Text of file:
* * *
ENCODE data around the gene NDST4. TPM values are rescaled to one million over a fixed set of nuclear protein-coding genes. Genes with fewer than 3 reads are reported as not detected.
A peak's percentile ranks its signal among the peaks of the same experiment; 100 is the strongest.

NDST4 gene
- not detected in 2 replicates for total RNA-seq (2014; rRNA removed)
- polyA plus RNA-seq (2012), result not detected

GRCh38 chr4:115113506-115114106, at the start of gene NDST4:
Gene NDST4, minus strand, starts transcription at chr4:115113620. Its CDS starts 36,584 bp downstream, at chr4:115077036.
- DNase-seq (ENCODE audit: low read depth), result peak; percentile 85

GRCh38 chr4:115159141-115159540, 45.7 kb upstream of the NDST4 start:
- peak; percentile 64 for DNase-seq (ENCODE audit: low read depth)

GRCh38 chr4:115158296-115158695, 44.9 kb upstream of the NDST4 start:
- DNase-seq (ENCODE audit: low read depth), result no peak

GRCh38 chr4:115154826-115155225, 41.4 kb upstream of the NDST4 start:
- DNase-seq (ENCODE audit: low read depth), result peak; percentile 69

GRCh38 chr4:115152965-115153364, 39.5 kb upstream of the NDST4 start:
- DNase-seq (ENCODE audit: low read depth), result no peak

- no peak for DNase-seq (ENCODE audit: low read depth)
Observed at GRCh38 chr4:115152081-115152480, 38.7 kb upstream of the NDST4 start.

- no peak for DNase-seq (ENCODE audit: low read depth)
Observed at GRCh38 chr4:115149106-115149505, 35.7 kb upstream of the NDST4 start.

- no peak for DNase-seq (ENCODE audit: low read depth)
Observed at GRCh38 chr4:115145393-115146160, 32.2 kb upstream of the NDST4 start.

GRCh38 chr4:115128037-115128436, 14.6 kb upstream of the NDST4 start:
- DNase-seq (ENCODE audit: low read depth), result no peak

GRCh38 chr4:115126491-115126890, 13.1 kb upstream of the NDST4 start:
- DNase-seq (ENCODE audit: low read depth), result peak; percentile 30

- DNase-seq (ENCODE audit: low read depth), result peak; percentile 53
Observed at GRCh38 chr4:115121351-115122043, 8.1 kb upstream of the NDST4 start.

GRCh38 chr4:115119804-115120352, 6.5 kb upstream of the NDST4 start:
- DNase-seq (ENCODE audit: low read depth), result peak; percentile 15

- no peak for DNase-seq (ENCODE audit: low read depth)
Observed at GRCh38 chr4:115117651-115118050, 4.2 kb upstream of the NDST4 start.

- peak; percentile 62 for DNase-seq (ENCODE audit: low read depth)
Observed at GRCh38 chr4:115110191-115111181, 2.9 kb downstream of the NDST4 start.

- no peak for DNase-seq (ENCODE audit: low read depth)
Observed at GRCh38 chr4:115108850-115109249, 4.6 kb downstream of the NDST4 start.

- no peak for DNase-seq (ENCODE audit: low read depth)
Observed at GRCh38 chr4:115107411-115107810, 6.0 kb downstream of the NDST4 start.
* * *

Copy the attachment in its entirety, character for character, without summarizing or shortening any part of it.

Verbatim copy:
ENCODE data around the gene NDST4. TPM values are rescaled to one million over a fixed set of nuclear protein-coding genes. Genes with fewer than 3 reads are reported as not detected.
A peak's percentile ranks its signal among the peaks of the same experiment; 100 is the strongest.

NDST4 gene
- not detected in 2 replicates for total RNA-seq (2014; rRNA removed)
- polyA plus RNA-seq (2012), result not detected

GRCh38 chr4:115113506-115114106, at the start of gene NDST4:
Gene NDST4, minus strand, starts transcription at chr4:115113620. Its CDS starts 36,584 bp downstream, at chr4:115077036.
- DNase-seq (ENCODE audit: low read depth), result peak; percentile 85

GRCh38 chr4:115159141-115159540, 45.7 kb upstream of the NDST4 start:
- peak; percentile 64 for DNase-seq (ENCODE audit: low read depth)

GRCh38 chr4:115158296-115158695, 44.9 kb upstream of the NDST4 start:
- DNase-seq (ENCODE audit: low read depth), result no peak

GRCh38 chr4:115154826-115155225, 41.4 kb upstream of the NDST4 start:
- DNase-seq (ENCODE audit: low read depth), result peak; percentile 69

GRCh38 chr4:115152965-115153364, 39.5 kb upstream of the NDST4 start:
- DNase-seq (ENCODE audit: low read depth), result no peak

- no peak for DNase-seq (ENCODE audit: low read depth)
Observed at GRCh38 chr4:115152081-115152480, 38.7 kb upstream of the NDST4 start.

- no peak for DNase-seq (ENCODE audit: low read depth)
Observed at GRCh38 chr4:115149106-115149505, 35.7 kb upstream of the NDST4 start.

- no peak for DNase-seq (ENCODE audit: low read depth)
Observed at GRCh38 chr4:115145393-115146160, 32.2 kb upstream of the NDST4 start.

GRCh38 chr4:115128037-115128436, 14.6 kb upstream of the NDST4 start:
- DNase-seq (ENCODE audit: low read depth), result no peak

GRCh38 chr4:115126491-115126890, 13.1 kb upstream of the NDST4 start:
- DNase-seq (ENCODE audit: low read depth), result peak; percentile 30

- DNase-seq (ENCODE audit: low read depth), result peak; percentile 53
Observed at GRCh38 chr4:115121351-115122043, 8.1 kb upstream of the NDST4 start.

GRCh38 chr4:115119804-115120352, 6.5 kb upstream of the NDST4 start:
- DNase-seq (ENCODE audit: low read depth), result peak; percentile 15

- no peak for DNase-seq (ENCODE audit: low read depth)
Observed at GRCh38 chr4:115117651-115118050, 4.2 kb upstream of the NDST4 start.

- peak; percentile 62 for DNase-seq (ENCODE audit: low read depth)
Observed at GRCh38 chr4:115110191-115111181, 2.9 kb downstream of the NDST4 start.

- no peak for DNase-seq (ENCODE audit: low read depth)
Observed at GRCh38 chr4:115108850-115109249, 4.6 kb downstream of the NDST4 start.

- no peak for DNase-seq (ENCODE audit: low read depth)
Observed at GRCh38 chr4:115107411-115107810, 6.0 kb downstream of the NDST4 start.